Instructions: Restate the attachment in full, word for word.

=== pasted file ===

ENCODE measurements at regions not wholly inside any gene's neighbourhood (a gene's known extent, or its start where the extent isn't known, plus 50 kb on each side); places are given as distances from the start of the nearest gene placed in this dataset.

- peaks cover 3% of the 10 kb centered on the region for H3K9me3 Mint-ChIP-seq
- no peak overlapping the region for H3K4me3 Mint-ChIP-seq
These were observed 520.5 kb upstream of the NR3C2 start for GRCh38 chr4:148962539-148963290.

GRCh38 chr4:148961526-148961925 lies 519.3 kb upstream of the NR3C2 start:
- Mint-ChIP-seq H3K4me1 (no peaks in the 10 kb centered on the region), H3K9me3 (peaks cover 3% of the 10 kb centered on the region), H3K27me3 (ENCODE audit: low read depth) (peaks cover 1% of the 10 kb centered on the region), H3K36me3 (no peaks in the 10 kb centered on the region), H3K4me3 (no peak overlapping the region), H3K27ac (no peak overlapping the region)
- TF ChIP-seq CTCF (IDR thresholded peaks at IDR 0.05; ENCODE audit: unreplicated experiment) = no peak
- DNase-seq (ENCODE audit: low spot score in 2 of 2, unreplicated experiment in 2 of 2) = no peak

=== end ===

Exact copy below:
ENCODE measurements at regions not wholly inside any gene's neighbourhood (a gene's known extent, or its start where the extent isn't known, plus 50 kb on each side); places are given as distances from the start of the nearest gene placed in this dataset.

- peaks cover 3% of the 10 kb centered on the region for H3K9me3 Mint-ChIP-seq
- no peak overlapping the region for H3K4me3 Mint-ChIP-seq
These were observed 520.5 kb upstream of the NR3C2 start for GRCh38 chr4:148962539-148963290.

GRCh38 chr4:148961526-148961925 lies 519.3 kb upstream of the NR3C2 start:
- Mint-ChIP-seq H3K4me1 (no peaks in the 10 kb centered on the region), H3K9me3 (peaks cover 3% of the 10 kb centered on the region), H3K27me3 (ENCODE audit: low read depth) (peaks cover 1% of the 10 kb centered on the region), H3K36me3 (no peaks in the 10 kb centered on the region), H3K4me3 (no peak overlapping the region), H3K27ac (no peak overlapping the region)
- TF ChIP-seq CTCF (IDR thresholded peaks at IDR 0.05; ENCODE audit: unreplicated experiment) = no peak
- DNase-seq (ENCODE audit: low spot score in 2 of 2, unreplicated experiment in 2 of 2) = no peak